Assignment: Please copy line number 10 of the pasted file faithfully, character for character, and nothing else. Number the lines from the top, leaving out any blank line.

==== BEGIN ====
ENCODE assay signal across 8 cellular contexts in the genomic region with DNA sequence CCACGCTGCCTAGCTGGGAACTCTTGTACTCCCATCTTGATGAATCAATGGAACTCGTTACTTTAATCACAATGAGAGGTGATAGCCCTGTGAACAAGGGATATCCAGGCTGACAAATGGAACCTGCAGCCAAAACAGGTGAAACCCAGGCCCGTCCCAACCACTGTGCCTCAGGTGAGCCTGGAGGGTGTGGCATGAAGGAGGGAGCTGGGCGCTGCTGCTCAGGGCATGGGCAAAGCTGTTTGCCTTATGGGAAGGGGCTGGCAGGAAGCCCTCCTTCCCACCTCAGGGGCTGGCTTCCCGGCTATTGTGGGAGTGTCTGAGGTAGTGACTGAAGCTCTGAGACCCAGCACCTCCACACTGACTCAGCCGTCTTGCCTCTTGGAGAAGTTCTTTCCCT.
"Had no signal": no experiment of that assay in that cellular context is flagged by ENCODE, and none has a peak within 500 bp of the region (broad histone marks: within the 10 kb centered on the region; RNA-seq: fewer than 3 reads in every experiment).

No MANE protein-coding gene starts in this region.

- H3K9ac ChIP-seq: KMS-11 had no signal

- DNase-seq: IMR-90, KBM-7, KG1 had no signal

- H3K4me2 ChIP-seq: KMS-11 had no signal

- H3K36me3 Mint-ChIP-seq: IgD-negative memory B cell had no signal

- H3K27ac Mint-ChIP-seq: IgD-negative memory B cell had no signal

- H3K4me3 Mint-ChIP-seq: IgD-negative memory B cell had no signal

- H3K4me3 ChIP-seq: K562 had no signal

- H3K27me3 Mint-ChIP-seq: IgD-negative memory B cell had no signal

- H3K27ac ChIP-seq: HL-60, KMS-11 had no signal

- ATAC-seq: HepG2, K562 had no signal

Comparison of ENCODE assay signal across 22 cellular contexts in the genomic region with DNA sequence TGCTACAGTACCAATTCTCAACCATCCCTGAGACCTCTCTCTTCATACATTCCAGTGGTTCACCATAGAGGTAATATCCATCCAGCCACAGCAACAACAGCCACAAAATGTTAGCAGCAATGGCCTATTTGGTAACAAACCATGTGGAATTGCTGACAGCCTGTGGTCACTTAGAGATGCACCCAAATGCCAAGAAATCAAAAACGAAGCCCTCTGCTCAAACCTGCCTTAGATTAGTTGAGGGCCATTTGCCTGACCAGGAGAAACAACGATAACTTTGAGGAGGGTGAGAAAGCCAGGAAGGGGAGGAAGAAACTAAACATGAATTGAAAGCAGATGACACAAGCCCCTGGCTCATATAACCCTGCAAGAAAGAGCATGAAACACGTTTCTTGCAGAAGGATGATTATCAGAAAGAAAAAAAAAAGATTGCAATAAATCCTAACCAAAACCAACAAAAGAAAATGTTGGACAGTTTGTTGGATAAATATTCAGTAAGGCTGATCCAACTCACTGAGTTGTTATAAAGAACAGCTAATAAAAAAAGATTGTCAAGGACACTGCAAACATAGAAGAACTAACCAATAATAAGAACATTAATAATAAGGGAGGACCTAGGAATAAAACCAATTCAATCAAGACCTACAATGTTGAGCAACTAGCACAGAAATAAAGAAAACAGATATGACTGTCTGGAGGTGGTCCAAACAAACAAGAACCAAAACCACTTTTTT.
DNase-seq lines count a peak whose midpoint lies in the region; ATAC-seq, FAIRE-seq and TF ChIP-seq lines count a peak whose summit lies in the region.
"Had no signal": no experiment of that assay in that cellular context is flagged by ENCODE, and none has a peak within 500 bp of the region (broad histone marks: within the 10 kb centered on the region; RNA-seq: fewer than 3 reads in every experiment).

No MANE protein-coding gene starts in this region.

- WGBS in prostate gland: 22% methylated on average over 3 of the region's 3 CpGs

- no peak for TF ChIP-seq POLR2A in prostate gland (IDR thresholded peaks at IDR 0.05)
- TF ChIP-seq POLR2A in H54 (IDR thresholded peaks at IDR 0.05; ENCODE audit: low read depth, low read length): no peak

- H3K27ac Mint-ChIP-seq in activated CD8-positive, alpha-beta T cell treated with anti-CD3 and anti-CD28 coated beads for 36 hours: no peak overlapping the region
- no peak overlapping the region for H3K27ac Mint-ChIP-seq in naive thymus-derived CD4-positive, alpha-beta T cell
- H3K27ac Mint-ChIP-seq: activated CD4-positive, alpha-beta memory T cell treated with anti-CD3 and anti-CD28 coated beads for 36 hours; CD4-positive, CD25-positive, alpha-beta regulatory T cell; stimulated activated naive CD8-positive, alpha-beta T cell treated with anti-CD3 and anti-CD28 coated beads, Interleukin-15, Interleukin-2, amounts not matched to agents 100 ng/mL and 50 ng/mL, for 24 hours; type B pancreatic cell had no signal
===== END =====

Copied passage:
- H3K4me3 ChIP-seq: K562 had no signal